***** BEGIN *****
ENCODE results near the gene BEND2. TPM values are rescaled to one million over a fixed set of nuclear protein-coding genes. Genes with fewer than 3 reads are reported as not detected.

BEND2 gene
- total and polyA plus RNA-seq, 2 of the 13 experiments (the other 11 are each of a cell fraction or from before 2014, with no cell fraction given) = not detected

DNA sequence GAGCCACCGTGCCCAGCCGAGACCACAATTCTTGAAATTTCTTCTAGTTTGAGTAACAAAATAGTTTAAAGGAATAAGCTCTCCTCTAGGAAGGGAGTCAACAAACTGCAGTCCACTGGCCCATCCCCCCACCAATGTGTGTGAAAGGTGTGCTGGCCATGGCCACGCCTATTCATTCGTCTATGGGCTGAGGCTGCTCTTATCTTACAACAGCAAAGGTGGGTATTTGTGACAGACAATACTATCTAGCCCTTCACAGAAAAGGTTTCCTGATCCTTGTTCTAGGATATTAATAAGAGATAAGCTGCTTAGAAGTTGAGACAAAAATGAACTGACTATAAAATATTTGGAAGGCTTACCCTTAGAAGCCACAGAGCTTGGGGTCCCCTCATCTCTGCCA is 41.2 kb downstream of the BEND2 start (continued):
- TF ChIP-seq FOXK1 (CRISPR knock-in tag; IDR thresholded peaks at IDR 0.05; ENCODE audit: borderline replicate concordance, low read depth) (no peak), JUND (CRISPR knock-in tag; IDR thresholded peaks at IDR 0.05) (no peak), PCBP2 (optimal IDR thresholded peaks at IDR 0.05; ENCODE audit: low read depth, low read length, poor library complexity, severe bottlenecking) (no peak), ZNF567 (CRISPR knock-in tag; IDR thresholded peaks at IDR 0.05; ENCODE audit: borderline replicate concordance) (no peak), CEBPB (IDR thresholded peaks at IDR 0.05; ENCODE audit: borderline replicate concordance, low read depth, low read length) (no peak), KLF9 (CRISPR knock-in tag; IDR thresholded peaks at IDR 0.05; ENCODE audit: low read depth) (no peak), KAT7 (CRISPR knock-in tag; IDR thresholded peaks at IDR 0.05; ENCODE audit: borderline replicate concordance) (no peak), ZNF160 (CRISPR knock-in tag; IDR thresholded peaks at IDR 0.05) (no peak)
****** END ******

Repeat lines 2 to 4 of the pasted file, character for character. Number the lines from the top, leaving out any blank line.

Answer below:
BEND2 gene
- total and polyA plus RNA-seq, 2 of the 13 experiments (the other 11 are each of a cell fraction or from before 2014, with no cell fraction given) = not detected

DNA sequence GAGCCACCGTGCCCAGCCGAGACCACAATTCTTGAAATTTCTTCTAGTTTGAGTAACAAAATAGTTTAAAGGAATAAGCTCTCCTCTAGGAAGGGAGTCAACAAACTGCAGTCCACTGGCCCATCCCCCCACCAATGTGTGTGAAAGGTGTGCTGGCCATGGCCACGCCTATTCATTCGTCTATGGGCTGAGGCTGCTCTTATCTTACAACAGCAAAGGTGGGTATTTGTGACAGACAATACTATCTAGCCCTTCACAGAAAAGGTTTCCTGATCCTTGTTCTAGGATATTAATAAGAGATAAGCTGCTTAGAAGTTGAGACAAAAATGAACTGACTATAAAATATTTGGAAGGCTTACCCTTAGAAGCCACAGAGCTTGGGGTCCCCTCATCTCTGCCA is 41.2 kb downstream of the BEND2 start (continued):